Published online Oct 14, 2008. doi: 10.3748/wjg.14.5933
Revised: August 26, 2008
Accepted: September 3, 2008
Published online: October 14, 2008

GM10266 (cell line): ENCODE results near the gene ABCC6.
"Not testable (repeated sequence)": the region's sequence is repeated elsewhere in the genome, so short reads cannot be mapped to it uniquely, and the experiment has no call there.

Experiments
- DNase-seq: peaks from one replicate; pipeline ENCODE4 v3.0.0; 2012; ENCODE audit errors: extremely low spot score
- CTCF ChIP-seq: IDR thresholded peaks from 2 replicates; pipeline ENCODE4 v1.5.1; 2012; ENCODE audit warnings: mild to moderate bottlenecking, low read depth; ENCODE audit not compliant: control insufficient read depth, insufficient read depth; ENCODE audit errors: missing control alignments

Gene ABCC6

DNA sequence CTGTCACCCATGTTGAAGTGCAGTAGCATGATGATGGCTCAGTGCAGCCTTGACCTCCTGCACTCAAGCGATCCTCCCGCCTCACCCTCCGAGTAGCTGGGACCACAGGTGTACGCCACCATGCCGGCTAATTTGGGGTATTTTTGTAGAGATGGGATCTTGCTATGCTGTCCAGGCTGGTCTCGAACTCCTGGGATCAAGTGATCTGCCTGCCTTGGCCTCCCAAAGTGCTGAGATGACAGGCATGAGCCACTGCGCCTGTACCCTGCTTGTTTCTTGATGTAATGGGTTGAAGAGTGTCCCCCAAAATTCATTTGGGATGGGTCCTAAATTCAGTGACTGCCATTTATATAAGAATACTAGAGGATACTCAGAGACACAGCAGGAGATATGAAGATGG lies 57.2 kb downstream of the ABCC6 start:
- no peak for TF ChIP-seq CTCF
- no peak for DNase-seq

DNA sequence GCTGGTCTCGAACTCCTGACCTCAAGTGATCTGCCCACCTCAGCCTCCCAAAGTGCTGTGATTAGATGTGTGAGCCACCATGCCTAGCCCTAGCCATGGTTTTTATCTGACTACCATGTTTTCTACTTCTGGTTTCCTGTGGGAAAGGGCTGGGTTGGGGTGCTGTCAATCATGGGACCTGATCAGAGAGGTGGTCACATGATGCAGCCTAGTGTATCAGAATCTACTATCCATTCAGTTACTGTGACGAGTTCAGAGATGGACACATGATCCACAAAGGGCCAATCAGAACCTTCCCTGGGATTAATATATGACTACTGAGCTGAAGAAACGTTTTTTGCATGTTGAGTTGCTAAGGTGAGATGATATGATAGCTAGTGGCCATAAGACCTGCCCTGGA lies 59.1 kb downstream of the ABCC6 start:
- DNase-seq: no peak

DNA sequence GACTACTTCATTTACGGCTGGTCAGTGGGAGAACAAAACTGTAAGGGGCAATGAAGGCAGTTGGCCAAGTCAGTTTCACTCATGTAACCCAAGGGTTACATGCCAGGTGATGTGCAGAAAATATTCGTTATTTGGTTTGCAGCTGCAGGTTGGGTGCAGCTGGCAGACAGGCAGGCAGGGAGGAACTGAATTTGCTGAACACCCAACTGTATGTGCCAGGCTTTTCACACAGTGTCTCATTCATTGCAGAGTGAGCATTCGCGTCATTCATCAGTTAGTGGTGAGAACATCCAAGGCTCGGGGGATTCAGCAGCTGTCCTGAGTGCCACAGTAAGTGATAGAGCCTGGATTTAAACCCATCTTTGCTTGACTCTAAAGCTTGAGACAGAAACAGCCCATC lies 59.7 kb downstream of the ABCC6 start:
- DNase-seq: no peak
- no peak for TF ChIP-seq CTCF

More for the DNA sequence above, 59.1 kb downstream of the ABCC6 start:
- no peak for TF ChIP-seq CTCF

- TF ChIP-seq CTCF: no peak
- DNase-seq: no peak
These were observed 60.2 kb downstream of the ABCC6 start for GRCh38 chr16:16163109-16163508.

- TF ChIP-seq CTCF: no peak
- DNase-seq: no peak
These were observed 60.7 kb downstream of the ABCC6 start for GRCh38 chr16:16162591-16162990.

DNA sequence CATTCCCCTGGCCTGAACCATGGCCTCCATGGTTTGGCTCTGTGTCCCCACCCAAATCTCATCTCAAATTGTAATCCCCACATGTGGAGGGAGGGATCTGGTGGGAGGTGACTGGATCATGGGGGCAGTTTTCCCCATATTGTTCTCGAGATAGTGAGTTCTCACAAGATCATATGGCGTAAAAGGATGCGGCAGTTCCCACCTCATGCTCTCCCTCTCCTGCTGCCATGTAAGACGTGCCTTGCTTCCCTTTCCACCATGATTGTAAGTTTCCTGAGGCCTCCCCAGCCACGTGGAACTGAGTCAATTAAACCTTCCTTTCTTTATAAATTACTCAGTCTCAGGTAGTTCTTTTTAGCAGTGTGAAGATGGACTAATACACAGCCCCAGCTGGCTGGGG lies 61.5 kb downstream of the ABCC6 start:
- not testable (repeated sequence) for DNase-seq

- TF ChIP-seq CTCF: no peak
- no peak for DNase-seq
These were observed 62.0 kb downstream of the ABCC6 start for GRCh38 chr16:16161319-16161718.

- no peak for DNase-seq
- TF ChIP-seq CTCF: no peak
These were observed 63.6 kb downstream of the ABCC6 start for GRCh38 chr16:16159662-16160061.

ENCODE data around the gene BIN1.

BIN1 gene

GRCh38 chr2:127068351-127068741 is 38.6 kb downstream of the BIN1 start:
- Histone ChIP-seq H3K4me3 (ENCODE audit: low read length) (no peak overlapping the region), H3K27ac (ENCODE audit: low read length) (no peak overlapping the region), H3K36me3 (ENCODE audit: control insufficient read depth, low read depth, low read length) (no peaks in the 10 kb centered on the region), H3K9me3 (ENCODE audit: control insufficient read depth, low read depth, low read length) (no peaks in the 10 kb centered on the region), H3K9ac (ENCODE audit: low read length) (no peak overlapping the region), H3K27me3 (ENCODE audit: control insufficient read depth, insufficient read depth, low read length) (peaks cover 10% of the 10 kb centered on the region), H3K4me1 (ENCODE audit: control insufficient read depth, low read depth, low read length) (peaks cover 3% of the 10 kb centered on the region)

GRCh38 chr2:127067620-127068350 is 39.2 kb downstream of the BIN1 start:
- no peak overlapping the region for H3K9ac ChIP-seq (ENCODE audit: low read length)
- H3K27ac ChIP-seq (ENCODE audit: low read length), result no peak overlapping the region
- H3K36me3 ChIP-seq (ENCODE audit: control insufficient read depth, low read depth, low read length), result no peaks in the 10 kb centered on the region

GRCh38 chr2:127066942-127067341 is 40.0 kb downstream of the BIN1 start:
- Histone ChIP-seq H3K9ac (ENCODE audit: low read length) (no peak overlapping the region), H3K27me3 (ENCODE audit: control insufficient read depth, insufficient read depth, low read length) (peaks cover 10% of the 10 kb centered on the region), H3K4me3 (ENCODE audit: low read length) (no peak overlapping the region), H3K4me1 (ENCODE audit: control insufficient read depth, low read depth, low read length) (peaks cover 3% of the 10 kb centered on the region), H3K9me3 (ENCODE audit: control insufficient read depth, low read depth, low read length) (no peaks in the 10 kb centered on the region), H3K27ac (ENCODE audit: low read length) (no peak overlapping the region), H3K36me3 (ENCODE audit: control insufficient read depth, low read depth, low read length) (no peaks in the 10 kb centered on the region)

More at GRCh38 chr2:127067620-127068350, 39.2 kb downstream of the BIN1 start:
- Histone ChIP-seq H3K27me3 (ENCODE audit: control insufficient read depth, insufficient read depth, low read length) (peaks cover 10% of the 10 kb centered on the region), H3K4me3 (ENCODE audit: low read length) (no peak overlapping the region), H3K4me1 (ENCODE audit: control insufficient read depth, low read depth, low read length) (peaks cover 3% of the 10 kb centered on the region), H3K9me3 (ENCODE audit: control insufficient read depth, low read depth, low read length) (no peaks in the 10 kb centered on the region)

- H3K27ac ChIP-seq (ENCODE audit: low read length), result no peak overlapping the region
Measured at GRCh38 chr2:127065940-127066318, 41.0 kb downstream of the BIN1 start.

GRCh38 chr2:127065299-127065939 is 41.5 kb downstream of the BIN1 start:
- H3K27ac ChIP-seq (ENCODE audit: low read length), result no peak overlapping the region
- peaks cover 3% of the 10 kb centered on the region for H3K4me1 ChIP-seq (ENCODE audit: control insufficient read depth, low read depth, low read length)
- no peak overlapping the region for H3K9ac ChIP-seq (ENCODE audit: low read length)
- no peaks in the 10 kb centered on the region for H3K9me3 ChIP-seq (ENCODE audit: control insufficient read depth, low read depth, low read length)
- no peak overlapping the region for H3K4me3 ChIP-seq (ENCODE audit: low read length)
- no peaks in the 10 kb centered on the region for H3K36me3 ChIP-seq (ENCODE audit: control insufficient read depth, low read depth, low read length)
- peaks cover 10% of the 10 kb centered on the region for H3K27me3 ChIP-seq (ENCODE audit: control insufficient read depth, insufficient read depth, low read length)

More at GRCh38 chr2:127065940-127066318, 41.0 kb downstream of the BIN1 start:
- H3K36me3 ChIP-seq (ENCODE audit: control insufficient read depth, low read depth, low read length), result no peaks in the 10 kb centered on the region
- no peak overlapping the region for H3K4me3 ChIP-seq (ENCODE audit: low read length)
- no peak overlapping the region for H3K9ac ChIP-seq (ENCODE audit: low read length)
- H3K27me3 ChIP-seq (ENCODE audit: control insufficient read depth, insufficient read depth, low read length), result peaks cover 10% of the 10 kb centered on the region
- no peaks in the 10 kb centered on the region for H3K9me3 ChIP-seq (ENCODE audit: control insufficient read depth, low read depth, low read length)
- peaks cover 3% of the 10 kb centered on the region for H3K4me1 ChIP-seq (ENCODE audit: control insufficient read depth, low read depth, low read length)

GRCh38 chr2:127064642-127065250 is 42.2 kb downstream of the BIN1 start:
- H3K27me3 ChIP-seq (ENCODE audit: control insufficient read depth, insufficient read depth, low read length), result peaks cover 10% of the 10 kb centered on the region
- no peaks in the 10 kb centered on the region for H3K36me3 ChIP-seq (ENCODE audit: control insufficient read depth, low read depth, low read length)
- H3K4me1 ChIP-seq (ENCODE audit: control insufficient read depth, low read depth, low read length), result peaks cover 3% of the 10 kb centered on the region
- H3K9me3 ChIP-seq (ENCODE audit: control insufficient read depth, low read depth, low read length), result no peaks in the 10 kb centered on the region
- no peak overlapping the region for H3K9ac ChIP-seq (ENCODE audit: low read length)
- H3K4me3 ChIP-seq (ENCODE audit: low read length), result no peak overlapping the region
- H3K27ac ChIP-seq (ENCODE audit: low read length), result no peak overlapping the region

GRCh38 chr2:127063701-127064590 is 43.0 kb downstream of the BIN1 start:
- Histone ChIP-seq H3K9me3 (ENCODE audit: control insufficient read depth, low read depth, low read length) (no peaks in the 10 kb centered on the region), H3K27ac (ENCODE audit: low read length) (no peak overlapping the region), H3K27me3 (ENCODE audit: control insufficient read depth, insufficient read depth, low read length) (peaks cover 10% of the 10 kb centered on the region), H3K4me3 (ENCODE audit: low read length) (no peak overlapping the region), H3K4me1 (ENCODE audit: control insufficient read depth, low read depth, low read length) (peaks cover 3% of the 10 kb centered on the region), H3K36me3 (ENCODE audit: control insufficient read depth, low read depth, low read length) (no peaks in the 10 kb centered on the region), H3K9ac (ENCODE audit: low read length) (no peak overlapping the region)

A 71-year-old Japanese man with acute cholecystitis and an incarcerated gallbladder (GB) stone was admitted. Plain ultrasonography (US) incidentally detected a mass-like lesion in the fundus. Doppler US revealed that this elevated lesion had no blood flow. Computed tomography showed a relatively low-density mass, measuring 5 cm x 4 cm in diameter, with no positive enhancement. Magnetic resonance imaging showed a mass in the fundus with a slightly low intensity on T1-weighted images and a slightly high intensity on T2-weighted images. We were agonized in making the qualitative diagnosis of mass-like lesions of the fundus, such as a benign tumor, cancer, or debris. We performed laparoscopic cholecystectomy, because the incarcerated GB stone clearly caused acute cholecystitis. Intra-operative cholangiography clearly revealed pancreaticobiliary maljunction. Amylase levels in the common bile duct and gallbladder were quite high. The elevated lesion in the fundus clearly showed severe necrosis. Although this necrotic nodule included non-viable adenocarcinoma cells, viable cancer cell nests were located in the muscularis propria and subcutaneous layer. Histopathological examination confirmed a solid adenocarcinoma. Thus, we diagnosed it as a gallbladder cancer, based on histopathological analysis of the resected specimen. We therefore undertook radical surgery, including wedge resection of the liver, radical dissection of regional lymph nodes, and resection of the extrahepatic bile duct. Histopathological findings revealed no cancer, hyperplasia or dysplasia in the additionally resected specimens. The patient was finally staged as T2, N0, H0, P0, M(-), stage II. We present the first case of spontaneous necrosis of solid gallbladder adenocarcinoma, with a review of previous studies.